Bigelow, Leyden and Burton. The opinion of the court was delivered by Burton, J.s.c.
This is an appeal from an order of the Chancery Division of the Superior Court denying the defendant's motion for a stay of proceedings pending arbitration, under the provisions of R.S. 2:40-10 to 26, now N.J.S. 2 A:24-1 to 11.
The plaintiff Howard Stiles and the defendant Richard Hammond entered into a written agreement, dated April 30, 1951, wherein plaintiff agreed to sell, and defendant to purchase, all the outstanding and issued stock of James F. Crawford, Inc., and Camden Engineering Service Company, both corporations of this State. The purchase price was $25,000, of which $2,500 was paid at the time of execution of the agreement, $7,500 paid on the closing, and the balance of $15,000 was to be paid in monthly installments of $800, commencing September 15, 1951. Provision was made for the deposit of the stock certificates with Henry S. Ross and Walter H. Holl, who were to retain possession of the same until the consideration had been fully paid; and, in the event of default by defendant in the making of the agreed
monthly payments, they were to sell the shares to raise and satisfy the balance due the plaintiff.
The complaint alleges that defendant failed to make the payments due in September, October and November, 1951, and demanded judgment compelling the depositaries to sell the stock pursuant to the above-mentioned provision of the contract, for the appointment of a receiver to take possession of the assets of the two corporations, and for the payment by the defendant, Hammond, of the sum of $15,000. Named as co-defendants are the two depositaries, Ross and Holl, and also the two corporations, the stock of which is the subject of the sale.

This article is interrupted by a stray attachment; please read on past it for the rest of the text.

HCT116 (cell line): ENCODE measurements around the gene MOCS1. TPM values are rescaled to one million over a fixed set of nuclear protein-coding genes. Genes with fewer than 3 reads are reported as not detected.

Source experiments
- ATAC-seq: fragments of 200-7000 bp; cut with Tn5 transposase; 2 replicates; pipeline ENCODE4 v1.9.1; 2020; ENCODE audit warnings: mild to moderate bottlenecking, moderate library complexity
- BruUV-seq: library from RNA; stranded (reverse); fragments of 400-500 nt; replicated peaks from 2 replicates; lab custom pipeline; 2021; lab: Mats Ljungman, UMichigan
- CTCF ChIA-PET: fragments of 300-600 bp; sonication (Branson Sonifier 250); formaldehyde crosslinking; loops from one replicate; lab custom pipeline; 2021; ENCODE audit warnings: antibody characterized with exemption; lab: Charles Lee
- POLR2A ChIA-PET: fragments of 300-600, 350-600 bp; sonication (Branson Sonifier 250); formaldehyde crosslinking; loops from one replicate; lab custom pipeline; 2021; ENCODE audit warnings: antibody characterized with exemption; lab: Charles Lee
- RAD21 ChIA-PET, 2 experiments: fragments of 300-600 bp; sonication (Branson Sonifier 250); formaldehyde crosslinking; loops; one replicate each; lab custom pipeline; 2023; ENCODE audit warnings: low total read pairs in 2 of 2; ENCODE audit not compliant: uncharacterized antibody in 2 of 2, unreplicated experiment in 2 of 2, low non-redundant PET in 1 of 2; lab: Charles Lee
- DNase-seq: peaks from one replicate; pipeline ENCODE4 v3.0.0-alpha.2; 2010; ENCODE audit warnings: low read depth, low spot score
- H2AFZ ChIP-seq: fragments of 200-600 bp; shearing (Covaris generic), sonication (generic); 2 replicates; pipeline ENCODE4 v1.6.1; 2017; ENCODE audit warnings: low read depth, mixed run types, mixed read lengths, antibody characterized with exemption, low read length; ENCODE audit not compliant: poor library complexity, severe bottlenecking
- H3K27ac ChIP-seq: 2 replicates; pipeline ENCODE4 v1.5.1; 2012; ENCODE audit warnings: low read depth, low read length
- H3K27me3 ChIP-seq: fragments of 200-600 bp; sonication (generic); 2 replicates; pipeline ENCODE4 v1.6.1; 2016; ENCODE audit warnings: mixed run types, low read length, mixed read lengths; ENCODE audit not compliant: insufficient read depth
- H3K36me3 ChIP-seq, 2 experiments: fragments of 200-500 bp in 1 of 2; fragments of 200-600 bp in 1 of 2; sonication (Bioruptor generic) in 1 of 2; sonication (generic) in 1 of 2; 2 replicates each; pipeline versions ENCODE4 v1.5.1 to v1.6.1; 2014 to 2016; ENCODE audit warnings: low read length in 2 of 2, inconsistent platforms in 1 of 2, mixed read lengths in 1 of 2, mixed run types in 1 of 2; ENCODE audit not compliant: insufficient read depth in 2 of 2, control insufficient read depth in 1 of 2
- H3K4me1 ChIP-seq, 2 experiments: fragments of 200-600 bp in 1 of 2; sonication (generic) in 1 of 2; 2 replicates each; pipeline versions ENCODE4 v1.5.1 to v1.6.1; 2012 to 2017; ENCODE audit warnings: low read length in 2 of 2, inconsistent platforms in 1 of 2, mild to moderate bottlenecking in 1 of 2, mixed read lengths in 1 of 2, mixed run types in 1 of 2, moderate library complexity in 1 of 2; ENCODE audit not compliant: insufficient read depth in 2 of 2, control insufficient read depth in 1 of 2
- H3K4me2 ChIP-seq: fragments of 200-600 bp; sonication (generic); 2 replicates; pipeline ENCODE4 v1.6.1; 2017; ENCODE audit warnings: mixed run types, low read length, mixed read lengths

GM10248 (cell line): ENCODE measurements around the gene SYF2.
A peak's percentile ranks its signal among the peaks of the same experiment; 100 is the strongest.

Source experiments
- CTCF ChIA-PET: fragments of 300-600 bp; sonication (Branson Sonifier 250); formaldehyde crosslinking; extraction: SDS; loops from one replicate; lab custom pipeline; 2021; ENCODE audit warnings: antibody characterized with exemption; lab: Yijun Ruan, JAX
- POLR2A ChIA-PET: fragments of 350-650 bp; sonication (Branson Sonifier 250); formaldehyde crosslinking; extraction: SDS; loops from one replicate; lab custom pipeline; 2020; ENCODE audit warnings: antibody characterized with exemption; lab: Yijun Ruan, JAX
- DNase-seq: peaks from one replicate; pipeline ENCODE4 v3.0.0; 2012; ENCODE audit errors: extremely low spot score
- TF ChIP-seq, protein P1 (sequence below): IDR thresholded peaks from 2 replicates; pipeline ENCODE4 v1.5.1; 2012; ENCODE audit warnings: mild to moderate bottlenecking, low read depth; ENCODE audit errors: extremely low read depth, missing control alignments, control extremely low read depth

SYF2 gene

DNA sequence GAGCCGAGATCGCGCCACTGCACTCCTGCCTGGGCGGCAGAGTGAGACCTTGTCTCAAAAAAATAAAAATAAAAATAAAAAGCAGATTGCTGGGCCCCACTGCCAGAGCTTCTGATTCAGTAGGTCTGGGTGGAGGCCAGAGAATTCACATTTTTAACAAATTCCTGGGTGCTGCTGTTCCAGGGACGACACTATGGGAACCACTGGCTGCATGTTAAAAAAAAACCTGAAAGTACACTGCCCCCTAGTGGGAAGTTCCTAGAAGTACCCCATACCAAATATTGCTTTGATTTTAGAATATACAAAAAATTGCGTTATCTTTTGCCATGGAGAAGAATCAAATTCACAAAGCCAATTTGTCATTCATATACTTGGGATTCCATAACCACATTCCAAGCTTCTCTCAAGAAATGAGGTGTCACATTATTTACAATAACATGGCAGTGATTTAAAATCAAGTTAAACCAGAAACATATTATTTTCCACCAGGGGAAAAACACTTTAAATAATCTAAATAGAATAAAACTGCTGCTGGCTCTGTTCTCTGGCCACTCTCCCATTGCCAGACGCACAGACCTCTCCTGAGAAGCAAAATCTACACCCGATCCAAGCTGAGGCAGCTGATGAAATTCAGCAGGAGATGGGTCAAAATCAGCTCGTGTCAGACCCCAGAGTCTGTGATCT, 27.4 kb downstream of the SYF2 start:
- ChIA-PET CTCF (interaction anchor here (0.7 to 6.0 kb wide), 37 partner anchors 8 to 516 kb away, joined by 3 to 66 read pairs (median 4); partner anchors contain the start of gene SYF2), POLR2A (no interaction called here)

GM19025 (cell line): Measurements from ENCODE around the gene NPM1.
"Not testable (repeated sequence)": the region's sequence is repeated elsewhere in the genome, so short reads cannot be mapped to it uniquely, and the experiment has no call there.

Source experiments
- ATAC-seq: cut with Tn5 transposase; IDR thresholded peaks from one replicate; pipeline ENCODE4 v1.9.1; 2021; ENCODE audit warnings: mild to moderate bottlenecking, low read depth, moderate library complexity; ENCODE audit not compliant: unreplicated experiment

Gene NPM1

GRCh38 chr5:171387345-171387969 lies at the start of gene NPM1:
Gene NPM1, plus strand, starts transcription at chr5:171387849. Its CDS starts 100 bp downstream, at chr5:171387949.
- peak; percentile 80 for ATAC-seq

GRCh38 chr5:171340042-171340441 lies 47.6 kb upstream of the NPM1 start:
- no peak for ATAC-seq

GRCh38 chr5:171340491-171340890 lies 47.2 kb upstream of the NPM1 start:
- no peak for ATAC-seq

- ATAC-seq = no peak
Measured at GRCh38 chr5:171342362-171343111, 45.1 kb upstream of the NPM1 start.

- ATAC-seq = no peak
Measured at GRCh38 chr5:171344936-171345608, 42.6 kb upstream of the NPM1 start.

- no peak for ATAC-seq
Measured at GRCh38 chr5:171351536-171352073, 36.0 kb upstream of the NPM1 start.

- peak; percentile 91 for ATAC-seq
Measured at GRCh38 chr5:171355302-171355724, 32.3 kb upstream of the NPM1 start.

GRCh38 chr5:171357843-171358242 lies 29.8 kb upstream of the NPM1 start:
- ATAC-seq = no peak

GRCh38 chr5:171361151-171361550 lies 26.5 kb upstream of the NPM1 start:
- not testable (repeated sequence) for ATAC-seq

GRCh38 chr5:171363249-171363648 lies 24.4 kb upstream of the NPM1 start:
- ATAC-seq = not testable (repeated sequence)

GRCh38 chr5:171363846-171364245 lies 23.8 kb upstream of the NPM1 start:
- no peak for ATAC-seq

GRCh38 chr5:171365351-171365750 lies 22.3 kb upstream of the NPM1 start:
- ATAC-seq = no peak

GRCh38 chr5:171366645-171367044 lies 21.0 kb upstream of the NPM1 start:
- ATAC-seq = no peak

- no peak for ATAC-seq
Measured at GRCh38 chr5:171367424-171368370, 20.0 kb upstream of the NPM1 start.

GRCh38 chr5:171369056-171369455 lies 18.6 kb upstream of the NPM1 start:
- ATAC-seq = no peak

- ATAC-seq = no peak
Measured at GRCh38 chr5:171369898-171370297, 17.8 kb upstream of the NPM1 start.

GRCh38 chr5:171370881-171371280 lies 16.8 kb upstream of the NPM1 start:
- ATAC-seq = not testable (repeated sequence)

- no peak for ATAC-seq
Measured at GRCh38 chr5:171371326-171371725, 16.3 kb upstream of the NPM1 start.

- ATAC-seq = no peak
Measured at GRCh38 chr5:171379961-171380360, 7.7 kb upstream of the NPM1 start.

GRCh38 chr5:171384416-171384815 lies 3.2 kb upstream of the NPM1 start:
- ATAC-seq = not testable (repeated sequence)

The defendants filed an answer which denied material allegations of the complaint and set up six separate defenses. The first separate defense denied that plaintiff had any present claim against defendants because the contract contained a provision whereby plaintiff agreed that any claim or controversy arising out of said contract or breach thereof shall be settled by arbitration in accordance with the rules of the American Arbitration Association, then obtaining; that plaintiff had been requested to submit his claims and controversies to such arbitration, but he had failed and refused to do so.
The motion of the defendants for stay of the proceedings for such time as would be required for arbitration under the provisions of the contract was denied by the trial court. In doing so, the court relied upon this court's opinion in the case of Rosenthal v. Berman , 14 N.J. Super. 348 (App. Div. 1951). For the reasons recited below, we do not consider ourselves constrained to determine the rectitude of the Chancery Division's conclusion that the Rosenthal decision compelled a denial of the defendant's motion.
An order dismissing a motion for a stay of proceedings is not a final judgment, and, therefore, is not appealable under Rule 4:2-1. In the absence of special permission, obtained in accordance with the procedure outlined in Rule 4:2-2(b), an appeal lies to this Court from an interlocutory order only
if such order or determination falls within the taxonomy of Rule 4:2-2(a). This court is without jurisdiction to consider the present appeal if the order involved is other than one of the several types as described. The denial of the stay in these proceedings is not tantamount to the refusal of an injunction within the meaning of Rule 4:2-2(a) (1). Cf. Schoenamsgruber v. Hamburg American Line , 294 U.S. 454, 55 S. Ct. 475, 79 L. Ed. 989, (1935); City of Morgantown v. Royal Ins. Co. , 337 U.S. 254, 69 S. Ct. 1067, 93 L. Ed. 1347, (1948); International Refugee Organization v. Republic S.S. Corp. , 4 Cir. , 189 F.2d 858 (1951); Mueller v. Seaboard Commercial Corp. , 5 N.J. 28, 73 A. 2 d 905 (1950).
Manifestly, the interlocutory order in issue is not embraced within the terminology of the other ...